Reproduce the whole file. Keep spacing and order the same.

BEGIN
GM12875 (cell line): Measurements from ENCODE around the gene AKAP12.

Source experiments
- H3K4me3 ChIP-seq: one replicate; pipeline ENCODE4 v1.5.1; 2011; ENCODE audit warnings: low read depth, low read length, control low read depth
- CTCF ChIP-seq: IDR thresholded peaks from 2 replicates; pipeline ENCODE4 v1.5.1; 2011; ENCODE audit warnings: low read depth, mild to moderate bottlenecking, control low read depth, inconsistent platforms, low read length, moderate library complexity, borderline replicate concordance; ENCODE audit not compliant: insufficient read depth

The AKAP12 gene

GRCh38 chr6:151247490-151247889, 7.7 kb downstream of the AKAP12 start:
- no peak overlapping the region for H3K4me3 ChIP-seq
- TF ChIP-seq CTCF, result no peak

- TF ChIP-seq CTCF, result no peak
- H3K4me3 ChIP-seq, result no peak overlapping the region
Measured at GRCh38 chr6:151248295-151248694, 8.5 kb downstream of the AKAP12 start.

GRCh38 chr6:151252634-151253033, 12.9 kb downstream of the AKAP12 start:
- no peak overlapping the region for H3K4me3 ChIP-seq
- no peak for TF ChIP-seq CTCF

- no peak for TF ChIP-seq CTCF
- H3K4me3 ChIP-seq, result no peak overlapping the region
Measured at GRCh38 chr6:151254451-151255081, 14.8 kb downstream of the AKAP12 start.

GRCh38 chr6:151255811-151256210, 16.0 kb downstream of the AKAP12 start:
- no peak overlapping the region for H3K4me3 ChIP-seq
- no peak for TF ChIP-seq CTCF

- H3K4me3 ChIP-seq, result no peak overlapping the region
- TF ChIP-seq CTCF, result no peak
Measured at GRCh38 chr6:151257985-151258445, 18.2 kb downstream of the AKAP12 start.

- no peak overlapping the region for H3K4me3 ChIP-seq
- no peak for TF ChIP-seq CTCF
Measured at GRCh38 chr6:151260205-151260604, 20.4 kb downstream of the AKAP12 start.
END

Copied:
GM12875 (cell line): Measurements from ENCODE around the gene AKAP12.

Source experiments
- H3K4me3 ChIP-seq: one replicate; pipeline ENCODE4 v1.5.1; 2011; ENCODE audit warnings: low read depth, low read length, control low read depth
- CTCF ChIP-seq: IDR thresholded peaks from 2 replicates; pipeline ENCODE4 v1.5.1; 2011; ENCODE audit warnings: low read depth, mild to moderate bottlenecking, control low read depth, inconsistent platforms, low read length, moderate library complexity, borderline replicate concordance; ENCODE audit not compliant: insufficient read depth

The AKAP12 gene

GRCh38 chr6:151247490-151247889, 7.7 kb downstream of the AKAP12 start:
- no peak overlapping the region for H3K4me3 ChIP-seq
- TF ChIP-seq CTCF, result no peak

- TF ChIP-seq CTCF, result no peak
- H3K4me3 ChIP-seq, result no peak overlapping the region
Measured at GRCh38 chr6:151248295-151248694, 8.5 kb downstream of the AKAP12 start.

GRCh38 chr6:151252634-151253033, 12.9 kb downstream of the AKAP12 start:
- no peak overlapping the region for H3K4me3 ChIP-seq
- no peak for TF ChIP-seq CTCF

- no peak for TF ChIP-seq CTCF
- H3K4me3 ChIP-seq, result no peak overlapping the region
Measured at GRCh38 chr6:151254451-151255081, 14.8 kb downstream of the AKAP12 start.

GRCh38 chr6:151255811-151256210, 16.0 kb downstream of the AKAP12 start:
- no peak overlapping the region for H3K4me3 ChIP-seq
- no peak for TF ChIP-seq CTCF

- H3K4me3 ChIP-seq, result no peak overlapping the region
- TF ChIP-seq CTCF, result no peak
Measured at GRCh38 chr6:151257985-151258445, 18.2 kb downstream of the AKAP12 start.

- no peak overlapping the region for H3K4me3 ChIP-seq
- no peak for TF ChIP-seq CTCF
Measured at GRCh38 chr6:151260205-151260604, 20.4 kb downstream of the AKAP12 start.